Morgan concludes: “[D]uring the 20th century, modelling became the way to do economics. The term ‘model’ changed from being a noun to being a verb. ….The epistemic genre of creating and reasoning with models requires a craft skill working with highly formal instruments. … [I]t comes to be thought to be the ‘right way’….” What’s more, economists are taking the requirement for modelling as the way of knowing into other domains such as social policy or everyday phenomena. “Now, when economists look at their small mathematical models they see the real word, and when they look at the big real world they see it as a sequence of their small models.”

The Twitter X thread had a few suggestions – write books rather than journal articles, have one-issue editors for journals more often – but such a strong professional way of knowing and doing is hard to shift. I see some signs of change in academic economics, but don’t know if it will amount to a much broader discipline. Here’s hoping more economists will read this book, or indeed the comments by Nancy Cartwright and Angus Deaton on the limitations of fashionable RCTs.

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State-sponsored cyber-crime

The Larazus Heist by Geoff White is a fascinating exposition of North Korea’s role in unleashing large-scale hacking and cybercrime on the world, in its efforts to bypass sanctions and bring in money to the benighted (literally) country. The subtitle spells it out: From Hollywood to High Finance: Inside North Korea’s Global Cyber War. The author is an expert cybercrime journalist, which ensures the book is a cracking read. An early chapter describes the 2014 ransomware hack of Sony Studios, which had started trailing a movie portraying Kim Jong Un in unfavourable light. But the crimes reported are mainly about the intersection between hacking and the banking system, and organised crime, because the money has to be laundered and conveyed to North Korea or at least to places the regime can spend it. So as well as an elite computer hacking corps, the book describes the process of laundering cash through Macau casinos, or Sri Lankan charities, withdrawing notes from ATMs in central India, and trucking tonnes of cash around the Philippines. And then there’s crypto, the land where grift meets large-scale crime.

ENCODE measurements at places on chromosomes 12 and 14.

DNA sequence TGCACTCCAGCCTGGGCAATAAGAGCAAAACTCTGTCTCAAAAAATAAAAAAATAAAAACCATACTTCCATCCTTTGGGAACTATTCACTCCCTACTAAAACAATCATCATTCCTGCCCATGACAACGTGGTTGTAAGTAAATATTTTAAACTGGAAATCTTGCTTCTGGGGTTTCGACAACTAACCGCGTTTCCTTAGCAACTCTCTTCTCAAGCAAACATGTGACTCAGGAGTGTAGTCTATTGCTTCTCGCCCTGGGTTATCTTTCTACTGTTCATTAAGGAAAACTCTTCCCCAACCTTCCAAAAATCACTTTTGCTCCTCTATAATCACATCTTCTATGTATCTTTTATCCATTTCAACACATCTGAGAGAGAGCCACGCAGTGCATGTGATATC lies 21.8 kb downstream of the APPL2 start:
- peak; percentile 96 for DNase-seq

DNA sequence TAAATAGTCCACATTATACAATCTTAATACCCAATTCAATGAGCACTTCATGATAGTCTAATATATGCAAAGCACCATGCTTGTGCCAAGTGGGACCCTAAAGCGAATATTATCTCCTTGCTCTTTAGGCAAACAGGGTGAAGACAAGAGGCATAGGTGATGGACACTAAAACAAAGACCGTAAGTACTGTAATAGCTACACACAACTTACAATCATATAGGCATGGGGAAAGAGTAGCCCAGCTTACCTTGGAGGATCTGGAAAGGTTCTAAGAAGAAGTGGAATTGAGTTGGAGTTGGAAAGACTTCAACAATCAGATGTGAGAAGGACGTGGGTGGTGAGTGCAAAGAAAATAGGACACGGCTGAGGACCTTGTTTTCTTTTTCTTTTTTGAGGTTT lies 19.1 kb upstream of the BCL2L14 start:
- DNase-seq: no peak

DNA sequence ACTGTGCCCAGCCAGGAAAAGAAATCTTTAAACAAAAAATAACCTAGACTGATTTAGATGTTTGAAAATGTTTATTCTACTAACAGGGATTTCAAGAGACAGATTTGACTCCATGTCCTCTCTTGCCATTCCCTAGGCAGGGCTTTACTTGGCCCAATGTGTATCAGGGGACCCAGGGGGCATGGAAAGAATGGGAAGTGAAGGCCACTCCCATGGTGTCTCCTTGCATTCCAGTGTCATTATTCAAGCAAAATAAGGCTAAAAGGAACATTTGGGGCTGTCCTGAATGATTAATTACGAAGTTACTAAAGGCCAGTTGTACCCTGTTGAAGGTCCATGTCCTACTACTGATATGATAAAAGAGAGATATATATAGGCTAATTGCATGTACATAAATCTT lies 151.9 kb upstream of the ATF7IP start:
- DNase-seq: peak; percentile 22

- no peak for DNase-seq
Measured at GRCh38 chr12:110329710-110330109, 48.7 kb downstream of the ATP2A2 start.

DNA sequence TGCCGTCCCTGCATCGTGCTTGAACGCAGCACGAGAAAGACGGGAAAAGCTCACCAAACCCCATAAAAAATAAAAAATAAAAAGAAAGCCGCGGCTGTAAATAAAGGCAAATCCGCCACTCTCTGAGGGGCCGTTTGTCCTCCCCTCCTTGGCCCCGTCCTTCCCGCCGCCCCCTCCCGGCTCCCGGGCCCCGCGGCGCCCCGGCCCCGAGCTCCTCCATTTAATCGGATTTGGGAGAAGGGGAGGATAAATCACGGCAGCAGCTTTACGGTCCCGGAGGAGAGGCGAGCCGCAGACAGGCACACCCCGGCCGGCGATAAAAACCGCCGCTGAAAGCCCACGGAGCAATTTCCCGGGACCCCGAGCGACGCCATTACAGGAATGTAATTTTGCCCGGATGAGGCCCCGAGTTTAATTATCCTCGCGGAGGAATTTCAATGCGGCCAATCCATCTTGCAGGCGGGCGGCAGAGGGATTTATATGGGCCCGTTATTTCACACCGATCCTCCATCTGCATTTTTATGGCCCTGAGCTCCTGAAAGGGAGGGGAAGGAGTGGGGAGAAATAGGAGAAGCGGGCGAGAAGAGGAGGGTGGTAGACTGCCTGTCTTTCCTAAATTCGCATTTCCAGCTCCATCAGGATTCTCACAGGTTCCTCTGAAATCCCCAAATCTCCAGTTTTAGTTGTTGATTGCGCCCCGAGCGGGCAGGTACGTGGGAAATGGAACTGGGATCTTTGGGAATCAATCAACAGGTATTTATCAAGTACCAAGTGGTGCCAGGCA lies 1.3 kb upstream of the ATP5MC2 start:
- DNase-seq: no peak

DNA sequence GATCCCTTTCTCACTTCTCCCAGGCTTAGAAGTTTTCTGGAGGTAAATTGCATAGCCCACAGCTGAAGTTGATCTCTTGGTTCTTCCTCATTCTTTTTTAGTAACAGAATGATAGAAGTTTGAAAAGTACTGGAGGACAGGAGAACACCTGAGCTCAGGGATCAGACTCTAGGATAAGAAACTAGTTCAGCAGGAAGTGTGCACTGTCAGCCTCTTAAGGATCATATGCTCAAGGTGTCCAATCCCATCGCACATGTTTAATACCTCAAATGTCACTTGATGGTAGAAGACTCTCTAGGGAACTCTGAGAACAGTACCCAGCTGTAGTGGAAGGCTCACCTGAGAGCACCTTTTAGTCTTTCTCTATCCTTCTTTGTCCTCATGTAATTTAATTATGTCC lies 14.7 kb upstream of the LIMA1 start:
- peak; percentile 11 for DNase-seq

Apart from the book being a terrific read, what conclusions to take away? That too few people have really internalised the advice not to open email attachments or click on links. That the mesh of banking regulation increases the burden on the honest without much hindering the criminals. That economists/finance folks pay far, far too little attention to the criminal economy (one consequence of the profession’s laziness in studying only data that can easily been found online – looking at small questions with cool econometrics where the lamp happens to be shining, rather than the big, important questions). And that everybody should be very worried about cybersecurity. I learned so much from the book about the vulnerability of everyday life to online attacks from a hostile state like North Korea – and no doubt the other obvious potential attackers. The Wannacry impact on the NHS is a sobering example.

Finally, the book is co-published between Penguin and the BBC; the World Service hosted The Lazarus Heist podcast. In this maelstrom of misinformation we live in, the BBC is more important than it has ever been.